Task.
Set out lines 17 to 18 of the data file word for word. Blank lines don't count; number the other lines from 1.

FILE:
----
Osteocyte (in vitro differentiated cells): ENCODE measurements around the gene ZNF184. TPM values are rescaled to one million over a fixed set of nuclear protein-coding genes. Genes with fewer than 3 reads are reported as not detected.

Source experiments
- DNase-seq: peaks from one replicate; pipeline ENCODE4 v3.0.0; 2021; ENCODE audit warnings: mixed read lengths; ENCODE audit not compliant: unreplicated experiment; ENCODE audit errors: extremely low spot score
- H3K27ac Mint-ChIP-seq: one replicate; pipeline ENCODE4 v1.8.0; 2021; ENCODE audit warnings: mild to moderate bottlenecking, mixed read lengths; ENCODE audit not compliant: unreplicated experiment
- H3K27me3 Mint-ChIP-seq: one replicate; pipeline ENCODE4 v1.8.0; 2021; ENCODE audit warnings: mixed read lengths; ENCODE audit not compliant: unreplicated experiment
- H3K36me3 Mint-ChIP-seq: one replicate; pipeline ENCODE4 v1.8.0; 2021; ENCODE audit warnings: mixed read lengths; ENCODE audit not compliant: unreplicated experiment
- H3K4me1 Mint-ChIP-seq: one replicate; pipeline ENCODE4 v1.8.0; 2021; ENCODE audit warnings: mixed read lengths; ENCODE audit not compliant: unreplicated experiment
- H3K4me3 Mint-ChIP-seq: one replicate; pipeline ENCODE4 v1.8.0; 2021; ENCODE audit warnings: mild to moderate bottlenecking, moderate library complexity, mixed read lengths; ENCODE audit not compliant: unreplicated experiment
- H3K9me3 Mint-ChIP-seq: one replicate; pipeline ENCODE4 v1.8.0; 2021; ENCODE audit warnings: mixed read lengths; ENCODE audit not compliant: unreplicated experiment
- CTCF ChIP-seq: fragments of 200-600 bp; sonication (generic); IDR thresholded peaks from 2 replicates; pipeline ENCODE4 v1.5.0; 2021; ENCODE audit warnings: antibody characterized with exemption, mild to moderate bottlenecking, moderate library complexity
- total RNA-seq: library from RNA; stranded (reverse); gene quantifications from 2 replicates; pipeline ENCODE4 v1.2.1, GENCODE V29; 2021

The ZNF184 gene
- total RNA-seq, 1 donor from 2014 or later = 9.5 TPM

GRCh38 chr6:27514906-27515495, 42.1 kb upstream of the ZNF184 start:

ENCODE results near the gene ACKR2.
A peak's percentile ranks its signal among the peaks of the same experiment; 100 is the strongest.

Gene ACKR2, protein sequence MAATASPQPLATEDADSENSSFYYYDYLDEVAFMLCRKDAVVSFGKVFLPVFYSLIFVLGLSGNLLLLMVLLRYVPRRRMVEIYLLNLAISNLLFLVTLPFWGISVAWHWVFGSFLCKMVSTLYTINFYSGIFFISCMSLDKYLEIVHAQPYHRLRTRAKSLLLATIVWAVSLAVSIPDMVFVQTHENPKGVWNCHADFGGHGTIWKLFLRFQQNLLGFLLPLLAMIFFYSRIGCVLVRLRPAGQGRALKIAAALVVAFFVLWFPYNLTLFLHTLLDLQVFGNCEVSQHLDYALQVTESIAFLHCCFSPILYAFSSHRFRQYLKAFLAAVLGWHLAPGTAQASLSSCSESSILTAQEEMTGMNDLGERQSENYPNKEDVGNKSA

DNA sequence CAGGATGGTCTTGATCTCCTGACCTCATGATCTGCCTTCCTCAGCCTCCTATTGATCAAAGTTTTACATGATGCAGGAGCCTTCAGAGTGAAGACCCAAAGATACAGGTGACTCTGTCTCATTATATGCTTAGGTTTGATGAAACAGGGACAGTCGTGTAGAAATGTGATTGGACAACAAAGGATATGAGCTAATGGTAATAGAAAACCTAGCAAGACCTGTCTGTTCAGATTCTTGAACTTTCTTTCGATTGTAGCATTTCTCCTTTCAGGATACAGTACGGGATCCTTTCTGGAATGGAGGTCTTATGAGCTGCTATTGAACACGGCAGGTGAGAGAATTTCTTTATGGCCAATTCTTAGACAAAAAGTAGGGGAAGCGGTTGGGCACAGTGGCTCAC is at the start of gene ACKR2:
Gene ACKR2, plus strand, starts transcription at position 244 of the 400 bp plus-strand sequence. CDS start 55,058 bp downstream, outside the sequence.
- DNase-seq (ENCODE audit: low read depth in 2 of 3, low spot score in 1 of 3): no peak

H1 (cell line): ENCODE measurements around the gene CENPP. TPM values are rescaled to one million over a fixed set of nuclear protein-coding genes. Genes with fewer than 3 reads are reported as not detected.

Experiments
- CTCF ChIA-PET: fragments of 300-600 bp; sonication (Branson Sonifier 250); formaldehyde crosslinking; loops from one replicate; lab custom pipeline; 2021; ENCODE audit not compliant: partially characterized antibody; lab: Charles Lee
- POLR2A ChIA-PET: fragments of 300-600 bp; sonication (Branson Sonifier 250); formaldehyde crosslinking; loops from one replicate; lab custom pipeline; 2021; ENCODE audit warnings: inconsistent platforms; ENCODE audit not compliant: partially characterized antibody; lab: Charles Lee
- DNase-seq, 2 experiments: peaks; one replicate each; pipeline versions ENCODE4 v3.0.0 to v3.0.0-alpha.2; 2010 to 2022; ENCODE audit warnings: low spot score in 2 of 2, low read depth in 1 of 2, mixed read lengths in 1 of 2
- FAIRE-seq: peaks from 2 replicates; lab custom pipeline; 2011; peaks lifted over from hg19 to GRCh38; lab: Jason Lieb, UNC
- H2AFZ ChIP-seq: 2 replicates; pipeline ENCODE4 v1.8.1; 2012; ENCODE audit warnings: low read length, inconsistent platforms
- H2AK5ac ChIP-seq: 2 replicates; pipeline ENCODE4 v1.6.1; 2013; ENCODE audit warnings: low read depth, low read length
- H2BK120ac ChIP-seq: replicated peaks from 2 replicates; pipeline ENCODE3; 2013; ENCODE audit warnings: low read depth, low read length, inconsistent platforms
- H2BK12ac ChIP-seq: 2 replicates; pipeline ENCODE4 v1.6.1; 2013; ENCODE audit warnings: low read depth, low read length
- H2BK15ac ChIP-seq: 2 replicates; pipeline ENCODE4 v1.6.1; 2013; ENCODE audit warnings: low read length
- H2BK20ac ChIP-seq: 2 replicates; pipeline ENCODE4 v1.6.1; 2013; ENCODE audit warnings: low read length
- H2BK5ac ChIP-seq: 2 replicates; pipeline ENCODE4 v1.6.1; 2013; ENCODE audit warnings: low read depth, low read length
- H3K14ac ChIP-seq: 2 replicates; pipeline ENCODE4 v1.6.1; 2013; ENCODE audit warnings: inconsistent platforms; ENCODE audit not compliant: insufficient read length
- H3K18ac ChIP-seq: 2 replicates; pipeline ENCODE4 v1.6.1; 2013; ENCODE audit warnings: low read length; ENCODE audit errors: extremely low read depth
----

Gene ACKR2, protein sequence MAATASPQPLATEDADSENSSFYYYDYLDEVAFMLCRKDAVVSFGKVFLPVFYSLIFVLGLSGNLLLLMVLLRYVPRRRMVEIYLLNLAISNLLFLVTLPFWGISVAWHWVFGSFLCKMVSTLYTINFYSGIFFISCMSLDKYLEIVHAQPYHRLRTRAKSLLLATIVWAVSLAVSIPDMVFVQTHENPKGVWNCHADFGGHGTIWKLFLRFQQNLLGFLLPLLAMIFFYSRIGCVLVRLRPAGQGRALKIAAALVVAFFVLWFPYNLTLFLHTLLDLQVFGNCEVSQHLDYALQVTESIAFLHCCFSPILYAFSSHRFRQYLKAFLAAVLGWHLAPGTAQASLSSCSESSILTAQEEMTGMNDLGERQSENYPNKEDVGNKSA

DNA sequence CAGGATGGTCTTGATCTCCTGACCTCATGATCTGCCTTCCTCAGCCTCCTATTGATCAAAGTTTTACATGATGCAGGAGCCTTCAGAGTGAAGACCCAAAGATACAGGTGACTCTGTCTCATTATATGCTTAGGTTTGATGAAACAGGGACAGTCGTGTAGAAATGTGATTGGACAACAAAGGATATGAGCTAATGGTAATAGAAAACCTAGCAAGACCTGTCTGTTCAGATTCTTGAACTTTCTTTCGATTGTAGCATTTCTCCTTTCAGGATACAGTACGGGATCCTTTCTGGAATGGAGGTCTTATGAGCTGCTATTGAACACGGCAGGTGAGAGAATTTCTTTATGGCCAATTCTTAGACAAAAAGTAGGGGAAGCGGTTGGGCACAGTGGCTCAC is at the start of gene ACKR2: